SERIES 4, EPISODE 4
I was never enthralled by the concept of the Broads, perhaps because familiarity breeds contempt. Because of the pressures on it, I have spent fifty years avoiding the Broads on June 16th, not actively seeking them out. Did you see that boat traffic? What you did not see were the midges that infested the river as dawn broke, and old JB was piling in the bait. Horrendous! But that grand old willow made for a lovely structure to film round, and I thought the Boys did a nice job extolling the virtues of the Broads as ‘The People’s Playground’. Very Sixties with Smash potatoes (on which I lived as student), Jaffa cakes and Mateus Rosé. I thought the ruffe was nice, and I hadn’t seen one for decades, but I was surprised Paul’s decent perch and Bob’s reasonable pike did not make the edit – at least you have my stills as a record!
I’ll also add it was good to see “our” Robbie Northman get a bit of screen time and I’ll add this. The ep started with a fire aboard Captain Bob’s boat, and it was far more serious than it seemed on TV. In fact, they got back to the staithe with smoke everywhere, and Robbie bravely hurled himself on board to deal with the danger and evacuate the Boys. He’s not only the best young angler in the UK, but the most resourceful too. (BTW, old JB was just gawping at it all along with the rest of the team!) Good job Paul had that 1950s haircut, or his usual flowing locks might have been a fire hazard.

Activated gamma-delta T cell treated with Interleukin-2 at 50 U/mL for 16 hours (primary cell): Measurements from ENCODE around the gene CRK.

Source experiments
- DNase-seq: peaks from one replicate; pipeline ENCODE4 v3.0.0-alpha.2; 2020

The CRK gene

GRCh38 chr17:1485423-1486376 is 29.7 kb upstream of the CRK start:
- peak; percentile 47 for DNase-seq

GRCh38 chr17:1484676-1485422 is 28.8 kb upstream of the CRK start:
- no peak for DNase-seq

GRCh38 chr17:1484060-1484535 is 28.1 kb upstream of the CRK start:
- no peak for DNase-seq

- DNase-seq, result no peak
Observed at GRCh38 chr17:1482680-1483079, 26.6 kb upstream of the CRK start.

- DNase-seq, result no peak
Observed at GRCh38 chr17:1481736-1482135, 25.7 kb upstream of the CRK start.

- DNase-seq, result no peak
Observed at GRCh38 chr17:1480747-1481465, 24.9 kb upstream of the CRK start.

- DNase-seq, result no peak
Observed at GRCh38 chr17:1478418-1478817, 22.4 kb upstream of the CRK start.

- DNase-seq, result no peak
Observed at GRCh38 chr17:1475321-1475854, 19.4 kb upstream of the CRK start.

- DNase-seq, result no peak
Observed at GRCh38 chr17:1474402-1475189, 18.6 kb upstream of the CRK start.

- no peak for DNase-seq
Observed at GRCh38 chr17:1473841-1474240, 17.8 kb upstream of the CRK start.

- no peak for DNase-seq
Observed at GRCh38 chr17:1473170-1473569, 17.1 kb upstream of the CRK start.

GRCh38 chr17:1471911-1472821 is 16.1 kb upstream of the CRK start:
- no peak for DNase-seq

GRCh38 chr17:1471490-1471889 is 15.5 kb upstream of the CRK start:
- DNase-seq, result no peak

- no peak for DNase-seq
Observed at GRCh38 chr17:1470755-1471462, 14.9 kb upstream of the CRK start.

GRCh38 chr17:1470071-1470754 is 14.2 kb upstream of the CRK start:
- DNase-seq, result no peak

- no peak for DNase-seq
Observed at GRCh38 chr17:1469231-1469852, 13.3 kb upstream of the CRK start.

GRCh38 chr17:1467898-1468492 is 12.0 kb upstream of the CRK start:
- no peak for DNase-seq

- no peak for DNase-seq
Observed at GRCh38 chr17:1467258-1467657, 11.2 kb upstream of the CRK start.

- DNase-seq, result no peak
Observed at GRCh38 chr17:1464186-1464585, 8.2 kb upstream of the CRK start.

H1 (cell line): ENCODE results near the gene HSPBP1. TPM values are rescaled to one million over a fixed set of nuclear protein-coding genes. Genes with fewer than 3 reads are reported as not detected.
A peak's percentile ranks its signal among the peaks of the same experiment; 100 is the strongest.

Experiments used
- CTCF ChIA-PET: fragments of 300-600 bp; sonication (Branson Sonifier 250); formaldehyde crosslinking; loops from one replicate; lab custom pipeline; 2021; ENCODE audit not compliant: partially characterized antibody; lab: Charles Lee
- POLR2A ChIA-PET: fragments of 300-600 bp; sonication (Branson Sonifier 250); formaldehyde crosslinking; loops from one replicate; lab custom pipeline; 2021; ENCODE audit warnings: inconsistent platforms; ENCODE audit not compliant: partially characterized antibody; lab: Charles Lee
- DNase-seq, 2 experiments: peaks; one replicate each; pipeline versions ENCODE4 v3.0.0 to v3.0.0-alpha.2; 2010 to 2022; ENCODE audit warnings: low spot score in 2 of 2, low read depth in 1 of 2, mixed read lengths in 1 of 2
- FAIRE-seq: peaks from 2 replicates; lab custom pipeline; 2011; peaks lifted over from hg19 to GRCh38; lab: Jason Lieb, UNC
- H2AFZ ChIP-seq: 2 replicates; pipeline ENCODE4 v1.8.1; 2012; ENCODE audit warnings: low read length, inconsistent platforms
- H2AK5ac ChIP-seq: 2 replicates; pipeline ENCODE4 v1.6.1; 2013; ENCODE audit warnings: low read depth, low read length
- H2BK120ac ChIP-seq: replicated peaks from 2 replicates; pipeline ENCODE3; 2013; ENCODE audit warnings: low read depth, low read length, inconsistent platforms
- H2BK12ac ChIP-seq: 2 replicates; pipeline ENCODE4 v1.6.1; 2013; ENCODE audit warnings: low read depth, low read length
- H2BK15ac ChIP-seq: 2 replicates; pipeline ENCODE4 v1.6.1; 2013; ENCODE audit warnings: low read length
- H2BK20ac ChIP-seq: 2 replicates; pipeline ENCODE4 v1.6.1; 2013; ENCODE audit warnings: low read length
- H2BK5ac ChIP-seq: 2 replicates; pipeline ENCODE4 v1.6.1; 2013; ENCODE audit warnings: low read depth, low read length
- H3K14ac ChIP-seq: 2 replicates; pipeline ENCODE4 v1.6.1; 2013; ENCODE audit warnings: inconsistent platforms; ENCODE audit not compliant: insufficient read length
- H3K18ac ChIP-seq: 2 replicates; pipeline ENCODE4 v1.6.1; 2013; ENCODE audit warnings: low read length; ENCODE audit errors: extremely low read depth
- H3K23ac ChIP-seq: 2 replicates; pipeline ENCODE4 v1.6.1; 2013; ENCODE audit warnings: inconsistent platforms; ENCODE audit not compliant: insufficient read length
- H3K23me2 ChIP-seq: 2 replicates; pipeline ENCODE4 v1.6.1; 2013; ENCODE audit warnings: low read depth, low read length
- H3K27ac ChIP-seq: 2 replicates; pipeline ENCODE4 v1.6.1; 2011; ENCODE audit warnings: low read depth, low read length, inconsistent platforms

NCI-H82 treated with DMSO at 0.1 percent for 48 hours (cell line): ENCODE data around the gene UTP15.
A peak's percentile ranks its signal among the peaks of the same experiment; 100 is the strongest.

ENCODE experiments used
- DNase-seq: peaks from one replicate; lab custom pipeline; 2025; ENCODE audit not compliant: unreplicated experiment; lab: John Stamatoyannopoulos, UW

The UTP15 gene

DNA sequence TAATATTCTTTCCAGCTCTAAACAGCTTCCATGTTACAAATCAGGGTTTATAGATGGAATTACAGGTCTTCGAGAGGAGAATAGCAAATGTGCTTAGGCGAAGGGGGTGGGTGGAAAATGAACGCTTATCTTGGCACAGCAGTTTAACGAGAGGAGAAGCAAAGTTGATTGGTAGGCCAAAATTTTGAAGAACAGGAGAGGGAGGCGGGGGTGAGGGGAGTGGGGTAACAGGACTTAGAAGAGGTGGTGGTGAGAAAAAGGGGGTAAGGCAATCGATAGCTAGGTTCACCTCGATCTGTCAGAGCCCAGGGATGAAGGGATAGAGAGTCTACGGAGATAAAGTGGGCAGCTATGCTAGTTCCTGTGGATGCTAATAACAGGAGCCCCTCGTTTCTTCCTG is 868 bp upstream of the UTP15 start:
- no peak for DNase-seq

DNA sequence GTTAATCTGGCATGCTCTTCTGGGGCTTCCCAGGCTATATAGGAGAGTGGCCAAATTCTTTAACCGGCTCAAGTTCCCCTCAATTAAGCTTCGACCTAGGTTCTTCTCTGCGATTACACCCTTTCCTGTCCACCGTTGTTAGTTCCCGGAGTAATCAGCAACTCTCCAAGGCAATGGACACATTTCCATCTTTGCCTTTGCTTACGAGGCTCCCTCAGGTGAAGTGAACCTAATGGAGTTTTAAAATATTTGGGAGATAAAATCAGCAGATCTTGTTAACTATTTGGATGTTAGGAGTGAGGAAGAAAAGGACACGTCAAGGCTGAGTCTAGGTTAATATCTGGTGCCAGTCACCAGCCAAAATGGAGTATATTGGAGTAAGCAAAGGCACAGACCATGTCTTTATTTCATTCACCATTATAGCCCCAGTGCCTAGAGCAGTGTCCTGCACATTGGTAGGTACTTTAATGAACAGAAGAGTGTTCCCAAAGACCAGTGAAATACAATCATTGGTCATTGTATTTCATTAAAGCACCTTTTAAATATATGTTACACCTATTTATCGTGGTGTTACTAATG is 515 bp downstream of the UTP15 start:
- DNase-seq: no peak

For me, the highlight was a lonely few hours on Dungeon Corner on the upper Thurne, waiting for them all to turn up in Robbie’s boat. That was the night P and B spent in the wind-blasted windmill, and the former got not a wink of sleep. I was at Dungeon by 6.00am, and they rocked up at 11.00am, so I had plenty of time to think, reminisce, and watch the gentle but inspiring landscape. The day before I had met with iconic warden up there, Richard Starling, and that had stirred memories of my useless pike campaigns there in the mid 1980s. Of course, whilst I failed, others did not, notably Fickling and his short-lived record pike of forty two pounds or thereabouts. Are there still monsters there? Just possibly. You write off the Thurne at your absolute peril.
As P and B in part proved! They did catch fish in gin-clear water, and whilst I waited for them that damp, menacing morning when I half expected to see Black Shuck the wolf dog coming for me, I spotted a very decent perch or two wandering past. Perhaps I shouldn’t have left Norfolk after all? And it was good to see that bream, Bob’s long-term nemesis. The bream with “the obliging manner”. I won’t forget that one!
So, for me, not a trip to stir my soul, but as I have said, perhaps I was too close to it all to appreciate the homely charms of Broadland like the Boys did. And you can’t have drama all your angling life. I, for one, would do well to remember that.